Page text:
Lizzie is of Scottish/Irish/Brazilian descent and was born in a steel milling town in Scotland called Craigneuk, Lanarkshire. The massive RAVENSCRAIG steel mill was quite literally on her doorstep. Because of, or in spite of the uninspiring landscape, she learned to play imaginatively with the other children in the street in order to escape from her surroundings. That’s when she first started writing fan fiction – Writing extra scenes/and characters for the movies she saw on a Saturday morning and acting them out in her back garden with the other kids. She formed the local branch (ahem) of the Hayley Mills Fan Club after seeing the Parent Trap but got into trouble with her friends after writing the best lines for herself. Clearly, nothing’s changed since then.
She was lucky enough to attend an excellent primary school in Scotland where her education was very formal but thorough. She was steeped in Scottish history and fascinated by tales of the Belhaven family up at the Big Hoose in nearby Wishaw, close to where she lived. That’s probably where the germ of Tall, Dark and Kilted was born.
At the age of 11 her family moved to Leicester, England in search of work and better prospects. She then attended a local Intermediate school for five years before transferring to Grammar School for a sixth form – which she adored. Ideally, she would liked to have lectured history at university level but that was deemed a bit ambitious for a girl in those days so was pushed towards nursing/secretarial work or teaching. She chose to become a teacher, training at Kesteven College of Education 1969 – 1972; that where she met her husband David. Initially she trained for 8-13 year olds before settling for primary school aged children. Her last 16 years were spent as a deputy head teacher in a large primary school in north west Leicestershire. During her time as a teacher she ran drama clubs after school and wrote plays and choreographed dance routines for the children to perform for parents and at local Dance and Drama Festivals.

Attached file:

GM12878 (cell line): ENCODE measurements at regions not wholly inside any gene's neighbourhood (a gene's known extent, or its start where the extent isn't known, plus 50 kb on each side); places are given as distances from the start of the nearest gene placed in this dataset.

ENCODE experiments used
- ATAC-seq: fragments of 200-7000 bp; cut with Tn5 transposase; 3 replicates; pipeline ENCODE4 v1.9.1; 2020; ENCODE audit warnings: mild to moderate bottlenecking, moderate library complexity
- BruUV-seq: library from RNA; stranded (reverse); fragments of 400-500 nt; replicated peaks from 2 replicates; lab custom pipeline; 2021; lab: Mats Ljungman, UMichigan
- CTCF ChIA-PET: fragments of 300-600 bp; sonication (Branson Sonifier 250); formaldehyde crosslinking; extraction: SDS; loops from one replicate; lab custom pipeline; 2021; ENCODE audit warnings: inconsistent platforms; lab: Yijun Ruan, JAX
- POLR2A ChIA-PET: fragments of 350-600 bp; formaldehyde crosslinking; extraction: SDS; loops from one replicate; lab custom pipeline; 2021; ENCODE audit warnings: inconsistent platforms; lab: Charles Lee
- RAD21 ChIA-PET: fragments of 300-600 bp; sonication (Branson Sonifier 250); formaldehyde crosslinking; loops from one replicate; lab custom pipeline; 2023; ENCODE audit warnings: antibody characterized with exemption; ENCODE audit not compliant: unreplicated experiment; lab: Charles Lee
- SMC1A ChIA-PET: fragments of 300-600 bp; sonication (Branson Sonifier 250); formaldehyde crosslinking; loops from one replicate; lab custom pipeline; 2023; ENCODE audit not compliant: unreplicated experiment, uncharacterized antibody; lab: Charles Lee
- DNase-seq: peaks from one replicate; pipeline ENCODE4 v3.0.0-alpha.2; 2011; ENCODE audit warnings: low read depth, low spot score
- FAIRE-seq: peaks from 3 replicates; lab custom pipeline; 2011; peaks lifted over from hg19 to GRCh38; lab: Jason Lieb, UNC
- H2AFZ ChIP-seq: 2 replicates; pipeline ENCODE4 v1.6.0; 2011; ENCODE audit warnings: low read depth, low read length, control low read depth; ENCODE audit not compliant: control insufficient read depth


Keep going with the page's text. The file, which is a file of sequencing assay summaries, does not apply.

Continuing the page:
Lizzie has been writing since she was seven years old. And, for a brief spell in the late 80s, had an agent and was intent on being published by Harlequin Mills and Boone. She was then appointed deputy headteacher and her writing was put on hold due to the demanding nature of the post. In 2006 she picked up the threads of her writing ambitions and her scribbles have resulted in Tall, Dark and Kilted and her second novel, working title: Sweet Little Lies.
She has had some success with short story writing but, ultimately, decided that genre was not for her and has since concentrated on her novel. She has been a member of Leicester Writers’ Club, Peatling Writers’ Group and the Romantic Novelists Association New Writers’ Scheme. She is still a card carrying member of the National Union of Teachers. This year, along with three other members of the RNA/NWS she has formed an indie publishing collaborative THE NEW ROMANTICS 4 – their novels are currently available Amazon and Kindle.